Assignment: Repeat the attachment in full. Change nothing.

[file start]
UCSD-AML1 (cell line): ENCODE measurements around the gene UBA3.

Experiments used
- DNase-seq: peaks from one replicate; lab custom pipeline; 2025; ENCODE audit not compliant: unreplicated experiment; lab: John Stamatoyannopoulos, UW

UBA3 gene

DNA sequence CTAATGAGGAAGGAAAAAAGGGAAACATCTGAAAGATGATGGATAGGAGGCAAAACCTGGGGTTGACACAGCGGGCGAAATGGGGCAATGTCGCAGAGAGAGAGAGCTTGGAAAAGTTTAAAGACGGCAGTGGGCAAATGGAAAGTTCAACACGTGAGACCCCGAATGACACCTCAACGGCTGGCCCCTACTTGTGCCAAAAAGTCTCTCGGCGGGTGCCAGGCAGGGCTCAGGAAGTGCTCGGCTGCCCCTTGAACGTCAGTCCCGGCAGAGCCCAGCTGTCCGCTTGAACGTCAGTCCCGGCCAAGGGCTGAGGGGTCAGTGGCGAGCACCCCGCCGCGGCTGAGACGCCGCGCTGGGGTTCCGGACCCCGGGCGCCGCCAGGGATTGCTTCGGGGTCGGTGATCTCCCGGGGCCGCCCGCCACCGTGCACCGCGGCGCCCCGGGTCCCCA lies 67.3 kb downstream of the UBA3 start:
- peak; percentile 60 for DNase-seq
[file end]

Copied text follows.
UCSD-AML1 (cell line): ENCODE measurements around the gene UBA3.

Experiments used
- DNase-seq: peaks from one replicate; lab custom pipeline; 2025; ENCODE audit not compliant: unreplicated experiment; lab: John Stamatoyannopoulos, UW

UBA3 gene

DNA sequence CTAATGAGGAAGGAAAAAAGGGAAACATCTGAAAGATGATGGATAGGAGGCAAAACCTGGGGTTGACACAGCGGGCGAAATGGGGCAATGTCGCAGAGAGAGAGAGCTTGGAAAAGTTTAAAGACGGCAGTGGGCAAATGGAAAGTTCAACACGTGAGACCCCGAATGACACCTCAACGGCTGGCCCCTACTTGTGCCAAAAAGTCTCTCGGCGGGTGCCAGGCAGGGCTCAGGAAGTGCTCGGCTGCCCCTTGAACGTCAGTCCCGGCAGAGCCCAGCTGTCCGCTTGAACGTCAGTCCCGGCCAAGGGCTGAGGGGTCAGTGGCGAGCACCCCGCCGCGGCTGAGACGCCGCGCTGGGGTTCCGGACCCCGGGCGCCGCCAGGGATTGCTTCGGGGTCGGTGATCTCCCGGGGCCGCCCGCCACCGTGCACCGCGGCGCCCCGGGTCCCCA lies 67.3 kb downstream of the UBA3 start:
- peak; percentile 60 for DNase-seq